Is It Good To Be Predictable?

If someone describes you as predictable, do you think that is a good thing? Do you consider yourself predictable?

There are definitely advantages to being predictable. Primarily, people know what to expect from you. If you are driving in fast-moving traffic, for example, following the rules of the road and not behaving erratically means you are much less likely to be in an accident.

The same thing holds true in your personal relationships. If you behave consistently, your friends and family will find your presence to be stable. If you always show up for work at the same time, then your co-workers will recognize that about you and act accordingly.

Related: Listen to an episode of the Intellectual Roundtable Podcast, where Lee and Michael discuss this question: ‘How do you think others see you?’ We discuss another question as well, ‘How can we maintain wonder?’

And yet, there are times when predictability can be a drawback. If you follow the same routine, talk about the same things, and go to the same places, growth can be hard to achieve. To be spontaneous can also have advantages.

There are certainly times that acting predictably can be a drawback. When waging a battle, whether an actual physical skirmish, or a proxy like a sports game or a board game, doing the unexpected can be an effective strategy for unsettling your opponent.

So there are times when each is preferable. In general, do you like one over the other? Can you think of other examples where it might be beneficial, or harmful, for people to guess what you are going to do in any given situation? Is it good to be predictable?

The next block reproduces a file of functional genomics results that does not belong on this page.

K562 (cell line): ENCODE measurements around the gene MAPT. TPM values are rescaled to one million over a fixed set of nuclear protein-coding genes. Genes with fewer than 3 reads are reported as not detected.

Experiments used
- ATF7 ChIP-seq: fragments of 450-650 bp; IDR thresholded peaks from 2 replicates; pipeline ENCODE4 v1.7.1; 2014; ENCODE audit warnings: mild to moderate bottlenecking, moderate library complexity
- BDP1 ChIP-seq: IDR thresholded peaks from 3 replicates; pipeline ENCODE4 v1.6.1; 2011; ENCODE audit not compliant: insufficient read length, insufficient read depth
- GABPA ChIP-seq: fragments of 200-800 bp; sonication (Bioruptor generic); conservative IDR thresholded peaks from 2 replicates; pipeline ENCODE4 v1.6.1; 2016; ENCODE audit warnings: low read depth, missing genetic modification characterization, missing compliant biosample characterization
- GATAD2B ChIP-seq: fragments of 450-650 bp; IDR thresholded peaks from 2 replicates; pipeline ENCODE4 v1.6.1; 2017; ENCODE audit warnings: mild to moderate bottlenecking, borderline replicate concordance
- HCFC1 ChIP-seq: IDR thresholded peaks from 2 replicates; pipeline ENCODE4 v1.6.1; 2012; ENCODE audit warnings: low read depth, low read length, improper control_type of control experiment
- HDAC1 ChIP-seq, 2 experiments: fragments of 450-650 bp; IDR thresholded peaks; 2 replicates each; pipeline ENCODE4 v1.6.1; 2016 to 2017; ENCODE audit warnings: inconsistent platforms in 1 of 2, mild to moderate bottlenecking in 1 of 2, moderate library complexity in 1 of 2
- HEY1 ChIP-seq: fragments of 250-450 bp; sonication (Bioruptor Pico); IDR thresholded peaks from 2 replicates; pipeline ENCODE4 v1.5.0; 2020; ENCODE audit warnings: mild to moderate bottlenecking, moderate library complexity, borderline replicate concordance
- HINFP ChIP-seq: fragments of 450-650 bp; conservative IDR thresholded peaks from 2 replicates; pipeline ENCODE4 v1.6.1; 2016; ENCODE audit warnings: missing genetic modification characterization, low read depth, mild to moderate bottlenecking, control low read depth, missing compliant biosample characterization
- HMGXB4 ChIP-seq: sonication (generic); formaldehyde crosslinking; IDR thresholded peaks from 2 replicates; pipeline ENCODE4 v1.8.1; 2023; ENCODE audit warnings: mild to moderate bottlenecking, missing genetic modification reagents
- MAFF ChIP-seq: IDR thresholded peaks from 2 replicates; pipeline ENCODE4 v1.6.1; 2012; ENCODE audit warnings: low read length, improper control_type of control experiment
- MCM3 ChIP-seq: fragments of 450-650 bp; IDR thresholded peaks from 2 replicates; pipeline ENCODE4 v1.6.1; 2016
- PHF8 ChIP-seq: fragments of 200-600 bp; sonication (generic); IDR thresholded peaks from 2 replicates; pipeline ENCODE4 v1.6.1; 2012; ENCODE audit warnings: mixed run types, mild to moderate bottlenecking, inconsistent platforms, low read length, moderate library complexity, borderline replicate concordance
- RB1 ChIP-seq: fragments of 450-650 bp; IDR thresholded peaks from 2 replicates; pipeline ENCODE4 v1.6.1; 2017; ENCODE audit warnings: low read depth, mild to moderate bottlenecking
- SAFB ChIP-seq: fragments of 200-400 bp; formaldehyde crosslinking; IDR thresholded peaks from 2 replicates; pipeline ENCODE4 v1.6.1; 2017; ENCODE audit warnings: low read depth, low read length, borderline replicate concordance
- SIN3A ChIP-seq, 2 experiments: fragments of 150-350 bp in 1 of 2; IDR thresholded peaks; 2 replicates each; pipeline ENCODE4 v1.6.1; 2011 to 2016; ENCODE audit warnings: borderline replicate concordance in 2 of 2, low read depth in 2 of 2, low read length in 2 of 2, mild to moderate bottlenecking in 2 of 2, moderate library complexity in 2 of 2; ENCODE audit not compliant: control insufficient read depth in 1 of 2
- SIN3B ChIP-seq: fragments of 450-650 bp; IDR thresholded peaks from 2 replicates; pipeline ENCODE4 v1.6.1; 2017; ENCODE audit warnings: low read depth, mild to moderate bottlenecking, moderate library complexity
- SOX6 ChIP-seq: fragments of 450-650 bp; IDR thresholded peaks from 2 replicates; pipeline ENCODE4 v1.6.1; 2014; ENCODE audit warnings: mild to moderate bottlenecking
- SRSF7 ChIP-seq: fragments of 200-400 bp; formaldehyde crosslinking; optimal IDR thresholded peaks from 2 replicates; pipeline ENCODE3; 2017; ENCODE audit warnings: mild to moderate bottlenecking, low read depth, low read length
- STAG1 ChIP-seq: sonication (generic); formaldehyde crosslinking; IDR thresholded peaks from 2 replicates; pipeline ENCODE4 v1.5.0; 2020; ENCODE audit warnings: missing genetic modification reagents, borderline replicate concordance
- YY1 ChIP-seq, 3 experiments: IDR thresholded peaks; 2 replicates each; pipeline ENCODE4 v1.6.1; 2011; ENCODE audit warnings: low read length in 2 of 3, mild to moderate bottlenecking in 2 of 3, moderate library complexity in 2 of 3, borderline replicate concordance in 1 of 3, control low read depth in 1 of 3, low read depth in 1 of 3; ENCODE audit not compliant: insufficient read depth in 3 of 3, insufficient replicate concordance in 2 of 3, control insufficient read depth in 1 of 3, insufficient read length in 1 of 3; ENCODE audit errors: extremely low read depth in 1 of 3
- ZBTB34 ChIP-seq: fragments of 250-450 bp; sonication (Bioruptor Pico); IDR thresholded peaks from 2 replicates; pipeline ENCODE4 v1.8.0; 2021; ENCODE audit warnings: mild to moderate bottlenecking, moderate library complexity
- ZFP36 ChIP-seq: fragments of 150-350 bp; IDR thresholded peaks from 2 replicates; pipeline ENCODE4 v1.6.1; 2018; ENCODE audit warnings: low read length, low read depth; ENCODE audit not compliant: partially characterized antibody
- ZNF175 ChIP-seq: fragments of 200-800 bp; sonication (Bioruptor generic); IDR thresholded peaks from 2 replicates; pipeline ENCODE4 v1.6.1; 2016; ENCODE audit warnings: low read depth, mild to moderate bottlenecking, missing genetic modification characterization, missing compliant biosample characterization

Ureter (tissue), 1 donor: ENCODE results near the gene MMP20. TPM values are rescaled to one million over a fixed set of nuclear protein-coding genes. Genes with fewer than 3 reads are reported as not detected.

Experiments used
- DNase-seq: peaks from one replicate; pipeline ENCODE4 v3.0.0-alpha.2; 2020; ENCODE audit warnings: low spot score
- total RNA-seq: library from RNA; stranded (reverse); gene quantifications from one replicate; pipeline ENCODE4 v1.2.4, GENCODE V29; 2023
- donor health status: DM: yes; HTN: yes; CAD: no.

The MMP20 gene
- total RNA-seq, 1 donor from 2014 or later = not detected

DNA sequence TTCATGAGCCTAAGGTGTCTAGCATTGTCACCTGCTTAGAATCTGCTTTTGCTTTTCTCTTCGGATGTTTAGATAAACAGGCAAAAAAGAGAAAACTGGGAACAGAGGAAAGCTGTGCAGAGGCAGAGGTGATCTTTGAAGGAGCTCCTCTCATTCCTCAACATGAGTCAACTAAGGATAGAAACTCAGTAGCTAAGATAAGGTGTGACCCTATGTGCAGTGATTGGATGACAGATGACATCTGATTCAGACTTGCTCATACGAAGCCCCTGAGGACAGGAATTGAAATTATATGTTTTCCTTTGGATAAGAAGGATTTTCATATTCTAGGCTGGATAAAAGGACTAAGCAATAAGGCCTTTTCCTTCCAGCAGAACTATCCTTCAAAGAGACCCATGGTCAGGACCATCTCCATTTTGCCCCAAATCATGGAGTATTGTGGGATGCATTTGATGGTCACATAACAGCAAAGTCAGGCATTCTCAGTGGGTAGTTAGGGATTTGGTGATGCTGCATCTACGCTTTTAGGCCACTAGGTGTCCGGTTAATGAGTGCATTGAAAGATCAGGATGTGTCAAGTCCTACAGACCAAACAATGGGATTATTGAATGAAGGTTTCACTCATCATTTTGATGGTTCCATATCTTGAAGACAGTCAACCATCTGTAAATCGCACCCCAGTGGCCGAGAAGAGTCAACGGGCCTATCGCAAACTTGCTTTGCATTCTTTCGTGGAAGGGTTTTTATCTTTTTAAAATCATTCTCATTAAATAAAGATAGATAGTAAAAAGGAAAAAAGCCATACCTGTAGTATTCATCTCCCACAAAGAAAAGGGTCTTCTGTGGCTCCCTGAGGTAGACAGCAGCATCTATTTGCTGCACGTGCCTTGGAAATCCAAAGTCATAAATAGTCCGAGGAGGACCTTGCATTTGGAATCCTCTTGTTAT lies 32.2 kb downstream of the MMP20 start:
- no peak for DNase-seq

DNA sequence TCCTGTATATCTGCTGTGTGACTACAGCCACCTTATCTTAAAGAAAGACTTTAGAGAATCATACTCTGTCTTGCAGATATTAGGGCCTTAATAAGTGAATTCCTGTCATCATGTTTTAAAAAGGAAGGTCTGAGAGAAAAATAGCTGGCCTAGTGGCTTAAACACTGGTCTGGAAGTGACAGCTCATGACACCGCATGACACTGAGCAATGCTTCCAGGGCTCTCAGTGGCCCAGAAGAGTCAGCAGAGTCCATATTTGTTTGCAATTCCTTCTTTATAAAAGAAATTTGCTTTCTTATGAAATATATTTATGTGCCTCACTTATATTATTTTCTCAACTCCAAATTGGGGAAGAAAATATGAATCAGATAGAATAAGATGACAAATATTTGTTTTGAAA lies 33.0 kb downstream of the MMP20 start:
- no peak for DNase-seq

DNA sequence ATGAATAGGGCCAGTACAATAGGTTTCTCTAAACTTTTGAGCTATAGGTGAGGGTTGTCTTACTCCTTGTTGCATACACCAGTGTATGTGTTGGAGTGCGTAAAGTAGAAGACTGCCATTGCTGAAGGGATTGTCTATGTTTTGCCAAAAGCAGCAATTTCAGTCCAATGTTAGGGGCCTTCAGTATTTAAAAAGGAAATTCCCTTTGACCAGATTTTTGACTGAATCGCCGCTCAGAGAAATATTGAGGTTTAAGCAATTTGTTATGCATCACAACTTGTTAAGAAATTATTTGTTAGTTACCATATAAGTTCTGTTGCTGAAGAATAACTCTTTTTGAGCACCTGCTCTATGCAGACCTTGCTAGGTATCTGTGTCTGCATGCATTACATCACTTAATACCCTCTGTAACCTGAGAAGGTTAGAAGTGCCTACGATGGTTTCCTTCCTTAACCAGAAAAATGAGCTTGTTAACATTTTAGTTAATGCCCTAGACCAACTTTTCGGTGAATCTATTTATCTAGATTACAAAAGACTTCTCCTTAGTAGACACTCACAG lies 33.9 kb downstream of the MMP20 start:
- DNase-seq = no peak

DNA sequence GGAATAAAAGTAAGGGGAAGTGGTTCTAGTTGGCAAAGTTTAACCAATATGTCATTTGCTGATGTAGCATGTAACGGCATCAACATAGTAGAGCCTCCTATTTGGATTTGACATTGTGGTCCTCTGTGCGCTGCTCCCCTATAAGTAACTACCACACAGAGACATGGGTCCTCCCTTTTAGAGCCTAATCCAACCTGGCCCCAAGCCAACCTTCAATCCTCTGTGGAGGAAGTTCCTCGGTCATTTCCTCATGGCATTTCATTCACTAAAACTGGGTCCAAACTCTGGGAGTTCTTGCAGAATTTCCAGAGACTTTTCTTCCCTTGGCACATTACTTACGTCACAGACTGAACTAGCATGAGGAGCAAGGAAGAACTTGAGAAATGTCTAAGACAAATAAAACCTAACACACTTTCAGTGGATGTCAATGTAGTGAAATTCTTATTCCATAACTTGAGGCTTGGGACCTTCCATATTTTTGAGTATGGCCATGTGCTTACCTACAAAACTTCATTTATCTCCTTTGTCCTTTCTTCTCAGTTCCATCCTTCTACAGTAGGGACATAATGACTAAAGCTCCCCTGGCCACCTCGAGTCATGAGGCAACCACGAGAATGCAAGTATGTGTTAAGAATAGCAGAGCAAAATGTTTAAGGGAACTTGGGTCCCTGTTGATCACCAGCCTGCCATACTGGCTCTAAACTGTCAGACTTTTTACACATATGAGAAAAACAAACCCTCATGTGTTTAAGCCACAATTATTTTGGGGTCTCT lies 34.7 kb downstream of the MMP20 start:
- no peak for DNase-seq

Related questions: What is your five year prediction? Ten? Why do people like games? How do you think others see you?


Are We Living Through History?

When reading through history books, it is easy to wonder about people who lived through historic events. Were they aware they were making history?

What did people living in the 1930s think about the Great Depression? Did they appreciate the magnitude of what was happening, or were they just trying to survive from day to day?

Did the young men fighting in the Civil War think that what they were doing would be written down and studied? Perhaps, instead, it was just what was happening in their lives at that time.

There were plenty of people who joined the Civil Rights marches in the 1960s. And there were others that opposed them. Were they speaking to future generations, or just trying to convince others to help them?

We are living through a global pandemic, political upheaval, racial unrest, and environmental catastrophe. Someday in the future, will students read about us in their textbooks? Will they learn about what happened here and now, and wonder about the people — us — that lived through it?

Are we living through history?

Related questions: What historical figure would you like to meet? What is the greatest problem facing humanity? Should we be concerned with legacy? What do we owe the future?

Democracy Or Tyranny?

Democracy or tyranny?

Democracy Or Tyranny?

What Expectations Do You Have Of Others?

The relationships we have — with your spouse, your friends, your boss, your neighbors, and so on — define our lives. Do you have any expectations of those people, or of those relationships?